I turned to one of main men for OPC and Canadian information, Bobby Burrell (a Friend o'the Archive if there ever was one) as 1960 Football Tattoo indicia, not to mention that of Magic Funny Fortunes of the same era (likely 1961), was showing both US and Canadian information. Meanwhile the 1960 Baseball Tattoo packs have separate US and Canadian versions, the latter of which says "Made in Canada - Printed in Canada".  So clearly something changed in 1960 between baseball and football season but as we will see below, there were two football seasons!

Take a look at this array of Topps CFL boxes:

From top left to bottom right these are: 1961, 1962, 1959.  Topps would often repeat graphic elements over a few years for sports issues in Canada, whether it be wrappers, boxes or features lifted from other card sets.

When you turn the boxes over, you get to the deets:

1962 is on top, 1961 on the bottom left and 1959 on the right.  As you can see, the 1959 box is blank on the bottom, while 1961 and 1962 have added both a Printed in Canada line and a full set of manufacturing indicia, showing O-Pee-Chee's licensing deal with Topps. I'm not sure if the 1960 box is like the one from 1959 but I would really like to see it.  These are not easy to find by the way.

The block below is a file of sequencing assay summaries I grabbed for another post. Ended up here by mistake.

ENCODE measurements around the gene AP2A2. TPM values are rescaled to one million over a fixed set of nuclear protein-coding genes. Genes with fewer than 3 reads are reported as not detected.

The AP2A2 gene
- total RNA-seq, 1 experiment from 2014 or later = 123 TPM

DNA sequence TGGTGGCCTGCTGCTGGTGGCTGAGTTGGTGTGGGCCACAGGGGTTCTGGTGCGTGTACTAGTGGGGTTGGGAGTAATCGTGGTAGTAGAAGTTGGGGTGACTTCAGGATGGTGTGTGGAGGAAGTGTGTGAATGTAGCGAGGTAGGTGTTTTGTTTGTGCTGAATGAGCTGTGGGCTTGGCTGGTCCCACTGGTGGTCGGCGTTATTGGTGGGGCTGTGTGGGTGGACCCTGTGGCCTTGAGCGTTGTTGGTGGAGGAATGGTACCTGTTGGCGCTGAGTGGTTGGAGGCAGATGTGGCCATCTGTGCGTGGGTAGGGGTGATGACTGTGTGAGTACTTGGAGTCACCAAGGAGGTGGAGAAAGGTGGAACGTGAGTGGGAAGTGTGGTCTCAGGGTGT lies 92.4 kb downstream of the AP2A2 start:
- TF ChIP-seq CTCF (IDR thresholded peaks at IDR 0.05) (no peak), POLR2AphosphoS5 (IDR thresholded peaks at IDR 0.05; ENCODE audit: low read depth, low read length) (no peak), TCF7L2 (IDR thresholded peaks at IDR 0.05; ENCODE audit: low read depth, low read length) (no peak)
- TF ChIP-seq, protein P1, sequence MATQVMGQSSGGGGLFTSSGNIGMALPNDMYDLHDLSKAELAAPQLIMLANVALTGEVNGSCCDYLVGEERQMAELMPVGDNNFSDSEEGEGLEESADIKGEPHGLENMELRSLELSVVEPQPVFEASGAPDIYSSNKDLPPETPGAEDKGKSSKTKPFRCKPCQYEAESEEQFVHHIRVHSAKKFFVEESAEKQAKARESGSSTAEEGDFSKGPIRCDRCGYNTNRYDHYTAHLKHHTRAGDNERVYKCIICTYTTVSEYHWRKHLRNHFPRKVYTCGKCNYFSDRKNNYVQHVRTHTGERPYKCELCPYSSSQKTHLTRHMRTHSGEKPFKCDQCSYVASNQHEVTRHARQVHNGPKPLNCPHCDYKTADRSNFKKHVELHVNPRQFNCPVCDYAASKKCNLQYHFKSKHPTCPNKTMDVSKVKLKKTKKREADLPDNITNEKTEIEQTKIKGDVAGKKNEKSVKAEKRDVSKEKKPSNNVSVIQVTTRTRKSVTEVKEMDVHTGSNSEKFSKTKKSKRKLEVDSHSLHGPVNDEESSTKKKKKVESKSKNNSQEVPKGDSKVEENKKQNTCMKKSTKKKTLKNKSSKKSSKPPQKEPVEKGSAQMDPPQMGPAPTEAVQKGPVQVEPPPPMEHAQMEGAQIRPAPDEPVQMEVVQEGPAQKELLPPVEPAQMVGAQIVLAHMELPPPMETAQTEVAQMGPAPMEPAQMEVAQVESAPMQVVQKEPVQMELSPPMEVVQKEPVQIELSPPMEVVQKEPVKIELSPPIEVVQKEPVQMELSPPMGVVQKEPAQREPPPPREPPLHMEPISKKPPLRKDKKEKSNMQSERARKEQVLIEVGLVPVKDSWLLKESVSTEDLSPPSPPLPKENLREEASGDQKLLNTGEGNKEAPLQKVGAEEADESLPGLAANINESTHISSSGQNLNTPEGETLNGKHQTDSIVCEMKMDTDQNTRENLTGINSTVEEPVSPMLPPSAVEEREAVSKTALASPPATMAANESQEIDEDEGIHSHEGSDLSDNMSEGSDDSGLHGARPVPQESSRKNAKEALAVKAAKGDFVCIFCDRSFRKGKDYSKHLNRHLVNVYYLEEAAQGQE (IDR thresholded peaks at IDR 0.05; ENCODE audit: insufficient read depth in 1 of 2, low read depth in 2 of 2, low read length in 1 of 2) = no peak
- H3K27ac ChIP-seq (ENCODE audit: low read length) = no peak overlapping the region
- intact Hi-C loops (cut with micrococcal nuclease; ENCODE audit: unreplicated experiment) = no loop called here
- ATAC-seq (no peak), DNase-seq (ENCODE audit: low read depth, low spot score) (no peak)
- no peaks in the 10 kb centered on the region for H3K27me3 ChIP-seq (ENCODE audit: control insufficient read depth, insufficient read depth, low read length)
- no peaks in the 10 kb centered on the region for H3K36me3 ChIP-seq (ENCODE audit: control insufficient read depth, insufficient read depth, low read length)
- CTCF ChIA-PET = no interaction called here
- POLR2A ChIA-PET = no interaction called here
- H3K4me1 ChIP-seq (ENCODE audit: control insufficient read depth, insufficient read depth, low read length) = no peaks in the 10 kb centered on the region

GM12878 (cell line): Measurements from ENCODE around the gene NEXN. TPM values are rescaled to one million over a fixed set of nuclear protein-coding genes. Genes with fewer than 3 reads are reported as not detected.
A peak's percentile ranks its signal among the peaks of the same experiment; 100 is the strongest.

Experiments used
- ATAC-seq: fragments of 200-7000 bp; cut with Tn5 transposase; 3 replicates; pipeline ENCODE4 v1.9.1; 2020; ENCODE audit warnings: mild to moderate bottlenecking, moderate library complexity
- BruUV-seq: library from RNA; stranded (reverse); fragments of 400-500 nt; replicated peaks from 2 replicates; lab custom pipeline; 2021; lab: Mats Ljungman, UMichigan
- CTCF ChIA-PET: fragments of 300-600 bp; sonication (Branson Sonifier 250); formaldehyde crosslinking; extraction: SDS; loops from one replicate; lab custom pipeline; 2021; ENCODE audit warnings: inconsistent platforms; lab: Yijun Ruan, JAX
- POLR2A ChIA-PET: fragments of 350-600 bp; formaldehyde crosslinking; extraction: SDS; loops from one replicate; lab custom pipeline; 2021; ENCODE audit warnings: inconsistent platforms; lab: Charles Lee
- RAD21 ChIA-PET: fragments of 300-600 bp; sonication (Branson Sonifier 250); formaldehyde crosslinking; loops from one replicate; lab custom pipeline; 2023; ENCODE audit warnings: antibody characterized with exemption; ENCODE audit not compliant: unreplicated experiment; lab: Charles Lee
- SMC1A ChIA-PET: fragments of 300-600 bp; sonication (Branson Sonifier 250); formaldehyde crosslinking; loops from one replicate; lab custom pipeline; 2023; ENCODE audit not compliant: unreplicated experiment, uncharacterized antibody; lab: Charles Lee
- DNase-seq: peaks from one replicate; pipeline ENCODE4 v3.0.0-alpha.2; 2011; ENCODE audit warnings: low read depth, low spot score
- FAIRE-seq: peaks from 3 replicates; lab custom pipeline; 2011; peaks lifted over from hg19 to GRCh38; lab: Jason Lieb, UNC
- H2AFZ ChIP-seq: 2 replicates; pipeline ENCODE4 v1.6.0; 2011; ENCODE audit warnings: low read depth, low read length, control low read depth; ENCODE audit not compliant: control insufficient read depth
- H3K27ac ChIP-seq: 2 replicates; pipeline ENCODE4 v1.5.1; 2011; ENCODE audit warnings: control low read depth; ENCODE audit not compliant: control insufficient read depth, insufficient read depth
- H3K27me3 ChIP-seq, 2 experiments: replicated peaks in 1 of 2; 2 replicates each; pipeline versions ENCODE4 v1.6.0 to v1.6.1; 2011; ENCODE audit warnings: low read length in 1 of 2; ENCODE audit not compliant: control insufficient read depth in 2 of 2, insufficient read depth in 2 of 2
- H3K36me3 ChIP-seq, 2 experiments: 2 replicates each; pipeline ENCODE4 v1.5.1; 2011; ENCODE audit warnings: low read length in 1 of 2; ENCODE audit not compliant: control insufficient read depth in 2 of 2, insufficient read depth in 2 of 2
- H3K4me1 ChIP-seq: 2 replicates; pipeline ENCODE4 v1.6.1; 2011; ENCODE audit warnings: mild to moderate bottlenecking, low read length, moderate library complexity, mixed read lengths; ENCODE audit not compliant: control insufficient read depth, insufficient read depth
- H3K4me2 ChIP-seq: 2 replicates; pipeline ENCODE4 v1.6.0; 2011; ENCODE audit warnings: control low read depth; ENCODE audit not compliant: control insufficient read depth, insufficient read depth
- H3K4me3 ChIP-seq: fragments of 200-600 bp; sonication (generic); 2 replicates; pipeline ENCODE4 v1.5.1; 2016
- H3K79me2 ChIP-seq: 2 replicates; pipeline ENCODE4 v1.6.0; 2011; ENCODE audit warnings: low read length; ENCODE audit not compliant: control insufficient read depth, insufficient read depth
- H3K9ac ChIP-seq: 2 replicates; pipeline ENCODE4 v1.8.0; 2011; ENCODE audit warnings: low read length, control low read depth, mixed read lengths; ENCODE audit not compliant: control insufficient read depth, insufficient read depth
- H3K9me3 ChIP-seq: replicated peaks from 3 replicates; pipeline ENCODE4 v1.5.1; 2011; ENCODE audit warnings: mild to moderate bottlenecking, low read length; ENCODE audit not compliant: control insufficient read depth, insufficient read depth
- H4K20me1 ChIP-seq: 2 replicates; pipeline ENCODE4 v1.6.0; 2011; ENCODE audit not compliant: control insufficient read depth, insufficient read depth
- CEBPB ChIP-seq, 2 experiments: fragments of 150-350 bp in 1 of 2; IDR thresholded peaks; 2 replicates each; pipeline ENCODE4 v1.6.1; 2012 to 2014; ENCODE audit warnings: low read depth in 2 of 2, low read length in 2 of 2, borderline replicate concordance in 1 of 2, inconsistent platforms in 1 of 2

There's a lot more to this story as US Football sets were also sold up North; their CFL season precedes that of the NFL so Topps had two seasons to sell product. More on all of this some other time, I really just wanted to show these boxes today and that is going to take more effort than I can expend right now.

I've been impressed in composing Canadian-centric posts over they years, with how much effort Topps put into their marketing north of the lower 48.  They pretty much got right into Canada after World War 2 ended and likely had a presence before the war as well (I can't find much on their pre-war Canadian operations). Canada had roughly ten to twelve percent of the population of the US in the post war era but Topps continually stuck with a trading card strategy centered around their Hockey issues and a host of non-sports sets before they really let loose with O-Pee-Chee in 1965 on Baseball. They had established a beachhead for Topps Gum and later Bazooka on the confectionery side even prior to this. My take is that as a percentage of population Canadians bought more cards than kids in the US.